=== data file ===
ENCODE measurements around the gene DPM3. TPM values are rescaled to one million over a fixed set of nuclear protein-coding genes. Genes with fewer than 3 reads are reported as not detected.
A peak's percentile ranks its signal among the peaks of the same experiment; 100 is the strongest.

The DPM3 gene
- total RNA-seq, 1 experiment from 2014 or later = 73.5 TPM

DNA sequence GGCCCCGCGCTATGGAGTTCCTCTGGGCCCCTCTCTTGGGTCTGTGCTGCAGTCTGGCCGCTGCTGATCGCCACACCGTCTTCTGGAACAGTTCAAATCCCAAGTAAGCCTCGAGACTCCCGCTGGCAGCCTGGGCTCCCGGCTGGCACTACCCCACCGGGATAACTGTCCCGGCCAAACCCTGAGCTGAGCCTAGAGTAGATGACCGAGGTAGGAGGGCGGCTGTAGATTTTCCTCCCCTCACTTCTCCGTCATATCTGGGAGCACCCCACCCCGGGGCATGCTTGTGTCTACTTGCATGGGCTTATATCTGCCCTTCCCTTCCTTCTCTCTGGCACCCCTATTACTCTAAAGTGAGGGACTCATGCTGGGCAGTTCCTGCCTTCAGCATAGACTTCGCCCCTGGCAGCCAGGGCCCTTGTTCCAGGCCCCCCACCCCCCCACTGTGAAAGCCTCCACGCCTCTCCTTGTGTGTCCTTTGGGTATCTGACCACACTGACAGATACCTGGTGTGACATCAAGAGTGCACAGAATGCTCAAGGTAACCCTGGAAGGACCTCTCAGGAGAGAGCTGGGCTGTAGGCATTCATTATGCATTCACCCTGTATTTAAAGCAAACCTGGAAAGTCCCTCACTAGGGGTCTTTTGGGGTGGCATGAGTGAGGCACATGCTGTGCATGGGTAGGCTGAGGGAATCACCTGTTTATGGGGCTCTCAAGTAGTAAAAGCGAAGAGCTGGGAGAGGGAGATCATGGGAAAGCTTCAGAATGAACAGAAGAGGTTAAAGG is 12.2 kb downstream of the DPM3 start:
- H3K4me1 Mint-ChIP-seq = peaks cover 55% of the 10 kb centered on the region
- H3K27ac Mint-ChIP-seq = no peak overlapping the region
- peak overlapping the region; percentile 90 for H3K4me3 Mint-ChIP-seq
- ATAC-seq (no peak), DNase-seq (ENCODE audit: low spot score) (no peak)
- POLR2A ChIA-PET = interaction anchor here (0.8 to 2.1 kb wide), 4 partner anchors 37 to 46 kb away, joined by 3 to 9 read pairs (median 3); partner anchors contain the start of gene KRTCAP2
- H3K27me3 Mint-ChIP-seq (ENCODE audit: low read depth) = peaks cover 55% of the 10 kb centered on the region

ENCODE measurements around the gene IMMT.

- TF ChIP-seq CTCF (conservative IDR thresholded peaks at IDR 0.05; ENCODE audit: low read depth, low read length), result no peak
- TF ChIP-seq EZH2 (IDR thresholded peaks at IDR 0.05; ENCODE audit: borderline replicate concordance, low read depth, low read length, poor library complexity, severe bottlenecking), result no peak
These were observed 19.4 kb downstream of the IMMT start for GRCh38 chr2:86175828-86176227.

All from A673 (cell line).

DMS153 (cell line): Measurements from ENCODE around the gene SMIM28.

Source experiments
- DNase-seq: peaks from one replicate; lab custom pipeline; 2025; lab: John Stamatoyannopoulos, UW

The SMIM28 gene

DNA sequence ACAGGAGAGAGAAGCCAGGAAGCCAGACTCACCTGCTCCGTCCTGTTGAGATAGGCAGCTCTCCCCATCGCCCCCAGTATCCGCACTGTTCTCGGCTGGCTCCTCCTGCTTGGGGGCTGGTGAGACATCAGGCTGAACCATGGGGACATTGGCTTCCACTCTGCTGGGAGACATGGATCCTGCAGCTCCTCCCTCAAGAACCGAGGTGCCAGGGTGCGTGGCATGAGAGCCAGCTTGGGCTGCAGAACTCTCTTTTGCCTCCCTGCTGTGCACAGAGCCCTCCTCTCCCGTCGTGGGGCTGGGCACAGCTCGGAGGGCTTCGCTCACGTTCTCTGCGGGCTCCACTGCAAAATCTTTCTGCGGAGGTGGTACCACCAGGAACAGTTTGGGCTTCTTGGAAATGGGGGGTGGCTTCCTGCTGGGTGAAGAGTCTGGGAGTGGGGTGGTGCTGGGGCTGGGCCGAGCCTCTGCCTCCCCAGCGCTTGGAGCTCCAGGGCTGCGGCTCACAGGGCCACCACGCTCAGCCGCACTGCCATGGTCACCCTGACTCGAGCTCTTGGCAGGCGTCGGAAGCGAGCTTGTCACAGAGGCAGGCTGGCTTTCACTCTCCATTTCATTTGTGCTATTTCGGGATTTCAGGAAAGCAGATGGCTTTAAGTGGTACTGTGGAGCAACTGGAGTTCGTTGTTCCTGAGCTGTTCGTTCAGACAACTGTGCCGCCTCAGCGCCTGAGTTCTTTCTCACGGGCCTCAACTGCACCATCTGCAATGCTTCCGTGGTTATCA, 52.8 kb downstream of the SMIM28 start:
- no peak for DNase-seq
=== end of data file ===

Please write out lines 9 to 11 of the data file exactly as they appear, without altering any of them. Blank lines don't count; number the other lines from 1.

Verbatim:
- ATAC-seq (no peak), DNase-seq (ENCODE audit: low spot score) (no peak)
- POLR2A ChIA-PET = interaction anchor here (0.8 to 2.1 kb wide), 4 partner anchors 37 to 46 kb away, joined by 3 to 9 read pairs (median 3); partner anchors contain the start of gene KRTCAP2
- H3K27me3 Mint-ChIP-seq (ENCODE audit: low read depth) = peaks cover 55% of the 10 kb centered on the region